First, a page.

Economy has to be the most important agenda for the Saarc nations despite political challenges and compulsions, businesses leaders said here at Saarc CII Conclave today. “Economic agenda has to be the foremost important agenda for the political parties (in the region). Unfortunately in our region it is not the top priority, somehow due to all ours thought process. “Thrusting the economic agenda foremost should be all ours guiding force for our relationships. Our political agendas are never ending. We really need to come out of this and see how economic agendas can be prioritised,” said Shekhar Golcha Senior Vice President, FNCCI (Nepal) on the concluding day of three-day Saarc Business Leaders Conclave here. Shobana Kamineni, President CII (India), said the Saarc region will continue to grow for another 25 years with 30-35 per cent of its population as young with India alone nearly 60 per cent of the people under the age of 35 years, so it is imperative that they stay healthy and eligible for jobs. To give jobs to millions and millions people is the most fundamental thing that the industry and governments must understand, she noted.
“We have the youngest people in the world. The Saarc region will continue to grow for another 20-25 years so we have to make sure that our youth are healthy people, people who are qualified to assume job not only for our countries but also for our region,” Kamineni said while speaking on ‘Turning Setbacks into Comebacks: Role of Private Sectors’ at the conclave. Stressing on the challenges related to education in the region, she said the private sector can play a key role in creating jobs in the region, skilling the educated to help them get jobs as well as healthcare, as only if the youth are healthy they can add value to the economy. Besides, tourism is also another important area that the Saarc nations can work together with, she said. The representative from FPCCI (Pakistan) said the private sector has all the power to find ways to make businesses happen despite political challenges. “We have undermined the power of private sector. We have been performing in the economic sector… We do have political differences but that has to be resolved through dialogue. “This region is rich in natural resources but nearly 40 per cent of our population are living below poverty line.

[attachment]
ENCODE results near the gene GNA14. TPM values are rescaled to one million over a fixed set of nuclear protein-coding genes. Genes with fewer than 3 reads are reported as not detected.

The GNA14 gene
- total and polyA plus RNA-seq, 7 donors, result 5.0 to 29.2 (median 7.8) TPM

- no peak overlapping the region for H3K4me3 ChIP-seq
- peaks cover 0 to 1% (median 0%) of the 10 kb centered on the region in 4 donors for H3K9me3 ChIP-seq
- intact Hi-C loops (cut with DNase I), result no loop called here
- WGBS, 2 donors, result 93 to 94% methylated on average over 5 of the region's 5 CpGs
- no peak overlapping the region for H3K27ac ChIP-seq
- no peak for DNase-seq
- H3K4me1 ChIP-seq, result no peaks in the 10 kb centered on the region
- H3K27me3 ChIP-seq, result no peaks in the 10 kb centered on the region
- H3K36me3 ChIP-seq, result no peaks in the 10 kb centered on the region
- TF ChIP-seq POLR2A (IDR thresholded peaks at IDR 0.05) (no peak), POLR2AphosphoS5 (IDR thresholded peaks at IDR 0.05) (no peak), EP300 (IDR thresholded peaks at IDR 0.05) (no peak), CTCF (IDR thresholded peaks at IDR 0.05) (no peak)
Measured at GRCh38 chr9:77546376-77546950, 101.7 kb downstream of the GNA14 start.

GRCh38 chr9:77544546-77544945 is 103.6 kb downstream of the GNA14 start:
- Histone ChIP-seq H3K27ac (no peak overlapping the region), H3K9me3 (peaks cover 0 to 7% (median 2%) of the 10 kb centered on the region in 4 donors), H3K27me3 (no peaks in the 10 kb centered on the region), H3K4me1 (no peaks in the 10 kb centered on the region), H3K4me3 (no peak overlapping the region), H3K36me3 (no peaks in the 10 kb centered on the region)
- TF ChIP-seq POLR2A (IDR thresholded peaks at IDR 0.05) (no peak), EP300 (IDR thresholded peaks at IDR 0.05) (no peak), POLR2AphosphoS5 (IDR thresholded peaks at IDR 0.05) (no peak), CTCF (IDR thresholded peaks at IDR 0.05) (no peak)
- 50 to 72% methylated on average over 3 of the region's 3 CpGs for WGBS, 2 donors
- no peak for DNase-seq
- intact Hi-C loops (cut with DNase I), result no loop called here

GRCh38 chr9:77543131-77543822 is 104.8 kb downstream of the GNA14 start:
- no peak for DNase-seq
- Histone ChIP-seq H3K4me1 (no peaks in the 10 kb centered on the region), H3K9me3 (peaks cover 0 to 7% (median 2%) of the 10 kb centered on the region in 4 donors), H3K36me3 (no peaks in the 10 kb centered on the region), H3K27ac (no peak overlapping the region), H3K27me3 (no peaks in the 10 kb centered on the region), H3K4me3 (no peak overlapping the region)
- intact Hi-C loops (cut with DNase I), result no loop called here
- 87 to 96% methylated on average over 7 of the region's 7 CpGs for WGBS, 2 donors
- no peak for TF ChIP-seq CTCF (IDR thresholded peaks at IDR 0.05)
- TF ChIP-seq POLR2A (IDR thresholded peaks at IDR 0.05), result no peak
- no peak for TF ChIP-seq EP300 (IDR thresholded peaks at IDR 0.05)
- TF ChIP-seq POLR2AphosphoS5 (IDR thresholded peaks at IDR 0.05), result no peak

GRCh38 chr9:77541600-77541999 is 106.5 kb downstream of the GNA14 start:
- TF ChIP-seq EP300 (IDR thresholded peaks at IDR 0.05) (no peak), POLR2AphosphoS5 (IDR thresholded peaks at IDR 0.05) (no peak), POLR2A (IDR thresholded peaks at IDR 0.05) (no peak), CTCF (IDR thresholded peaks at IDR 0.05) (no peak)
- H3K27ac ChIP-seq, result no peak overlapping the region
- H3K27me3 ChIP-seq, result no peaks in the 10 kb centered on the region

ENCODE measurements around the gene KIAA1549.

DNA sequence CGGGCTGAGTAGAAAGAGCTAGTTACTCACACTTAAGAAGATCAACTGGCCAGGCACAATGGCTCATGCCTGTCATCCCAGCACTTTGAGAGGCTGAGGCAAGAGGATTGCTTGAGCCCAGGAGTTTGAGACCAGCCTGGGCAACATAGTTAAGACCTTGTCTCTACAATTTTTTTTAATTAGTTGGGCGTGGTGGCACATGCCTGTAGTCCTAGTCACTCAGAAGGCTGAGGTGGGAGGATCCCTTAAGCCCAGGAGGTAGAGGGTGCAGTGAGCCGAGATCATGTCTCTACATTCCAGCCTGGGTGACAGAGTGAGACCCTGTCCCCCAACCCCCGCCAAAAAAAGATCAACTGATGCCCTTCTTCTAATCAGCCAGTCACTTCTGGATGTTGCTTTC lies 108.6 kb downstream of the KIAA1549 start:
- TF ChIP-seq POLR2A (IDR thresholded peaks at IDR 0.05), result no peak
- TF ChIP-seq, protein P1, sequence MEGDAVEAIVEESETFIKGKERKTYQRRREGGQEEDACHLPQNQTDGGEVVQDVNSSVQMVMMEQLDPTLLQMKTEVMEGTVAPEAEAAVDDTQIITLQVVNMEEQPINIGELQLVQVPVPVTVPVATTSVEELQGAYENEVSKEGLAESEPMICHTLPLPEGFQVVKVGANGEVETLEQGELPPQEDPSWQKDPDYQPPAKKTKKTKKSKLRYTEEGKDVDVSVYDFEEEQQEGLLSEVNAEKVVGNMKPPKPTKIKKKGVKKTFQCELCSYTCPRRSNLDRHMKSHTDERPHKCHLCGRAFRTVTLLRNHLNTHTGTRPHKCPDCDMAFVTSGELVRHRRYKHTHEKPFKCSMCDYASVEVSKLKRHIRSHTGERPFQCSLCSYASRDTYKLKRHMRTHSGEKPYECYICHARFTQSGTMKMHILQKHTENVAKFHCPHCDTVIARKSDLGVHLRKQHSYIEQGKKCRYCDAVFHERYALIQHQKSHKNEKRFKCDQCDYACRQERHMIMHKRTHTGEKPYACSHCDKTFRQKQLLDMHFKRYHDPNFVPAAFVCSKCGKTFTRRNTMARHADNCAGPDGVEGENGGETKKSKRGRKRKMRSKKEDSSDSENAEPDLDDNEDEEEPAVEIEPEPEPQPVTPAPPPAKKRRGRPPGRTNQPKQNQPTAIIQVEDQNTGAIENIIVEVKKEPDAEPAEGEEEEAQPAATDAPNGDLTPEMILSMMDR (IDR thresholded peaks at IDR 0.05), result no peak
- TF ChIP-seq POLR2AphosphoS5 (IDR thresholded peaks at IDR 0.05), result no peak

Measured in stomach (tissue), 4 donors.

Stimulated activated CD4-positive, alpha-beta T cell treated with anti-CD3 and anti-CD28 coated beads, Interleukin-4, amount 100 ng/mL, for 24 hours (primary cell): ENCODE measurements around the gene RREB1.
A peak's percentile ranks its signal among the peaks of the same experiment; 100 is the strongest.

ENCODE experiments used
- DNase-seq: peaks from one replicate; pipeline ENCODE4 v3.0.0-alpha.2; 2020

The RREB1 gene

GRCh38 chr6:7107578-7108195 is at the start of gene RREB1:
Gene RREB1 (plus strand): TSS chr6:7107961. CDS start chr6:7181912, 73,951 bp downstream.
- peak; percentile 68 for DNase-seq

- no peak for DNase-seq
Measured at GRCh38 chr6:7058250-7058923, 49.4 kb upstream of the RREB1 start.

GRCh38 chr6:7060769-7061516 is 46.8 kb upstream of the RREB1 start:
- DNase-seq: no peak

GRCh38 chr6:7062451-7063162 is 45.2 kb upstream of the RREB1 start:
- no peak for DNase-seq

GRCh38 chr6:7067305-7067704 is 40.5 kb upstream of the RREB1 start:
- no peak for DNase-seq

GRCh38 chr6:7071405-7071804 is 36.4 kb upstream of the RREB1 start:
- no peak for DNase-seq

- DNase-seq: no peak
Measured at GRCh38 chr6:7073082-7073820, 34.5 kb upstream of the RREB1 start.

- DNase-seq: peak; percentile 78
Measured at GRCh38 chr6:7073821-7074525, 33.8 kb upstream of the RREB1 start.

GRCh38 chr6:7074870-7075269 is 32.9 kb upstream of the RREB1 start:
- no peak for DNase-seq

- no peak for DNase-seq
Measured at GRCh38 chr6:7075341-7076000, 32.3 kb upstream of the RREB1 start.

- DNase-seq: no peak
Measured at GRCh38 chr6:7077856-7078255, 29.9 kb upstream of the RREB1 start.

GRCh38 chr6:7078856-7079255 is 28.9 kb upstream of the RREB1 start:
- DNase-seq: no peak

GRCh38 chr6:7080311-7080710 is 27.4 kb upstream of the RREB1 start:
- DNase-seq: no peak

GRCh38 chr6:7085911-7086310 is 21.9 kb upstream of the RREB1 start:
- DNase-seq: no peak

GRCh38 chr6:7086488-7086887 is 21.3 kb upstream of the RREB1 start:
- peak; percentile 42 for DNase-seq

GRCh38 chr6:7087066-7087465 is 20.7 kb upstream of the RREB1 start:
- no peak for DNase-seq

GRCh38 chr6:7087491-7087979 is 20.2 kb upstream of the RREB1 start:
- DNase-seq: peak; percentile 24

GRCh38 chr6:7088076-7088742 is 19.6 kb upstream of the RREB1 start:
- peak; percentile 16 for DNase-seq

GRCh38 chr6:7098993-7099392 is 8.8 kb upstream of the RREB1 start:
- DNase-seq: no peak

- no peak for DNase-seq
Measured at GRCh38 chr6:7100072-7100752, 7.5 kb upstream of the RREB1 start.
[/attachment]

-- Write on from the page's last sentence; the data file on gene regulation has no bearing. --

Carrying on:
We as a private sector of Pakistan have been very vocal and told our government very clearly that the closing of borders every other month is not acceptable,” said Zubair Ahmed Malik, Executive Committee Member of Saarc CII and former President of FPCCI. BCCI (Bhutan) Secretary General Phub Tshering said the region has its own setbacks and stressed on the need of Saarc nations to come together to beat the challenges. “We only have about 5 per cent of the global trade happening in Saarc region, but population wise we are very big. It means there is some problem. Connectivity, integration and infrastructure are the issues of hindrance for growth,” Former President of Saarc CII Bhutan Dasho Ugen Tsechup Dorji said. The participants raised host of issues, including connectivity between people to people as well as for goods and services and called for a single integrated market force for the region that will help bolster the economic prospects when the world is seeing rising protectionism nowadays.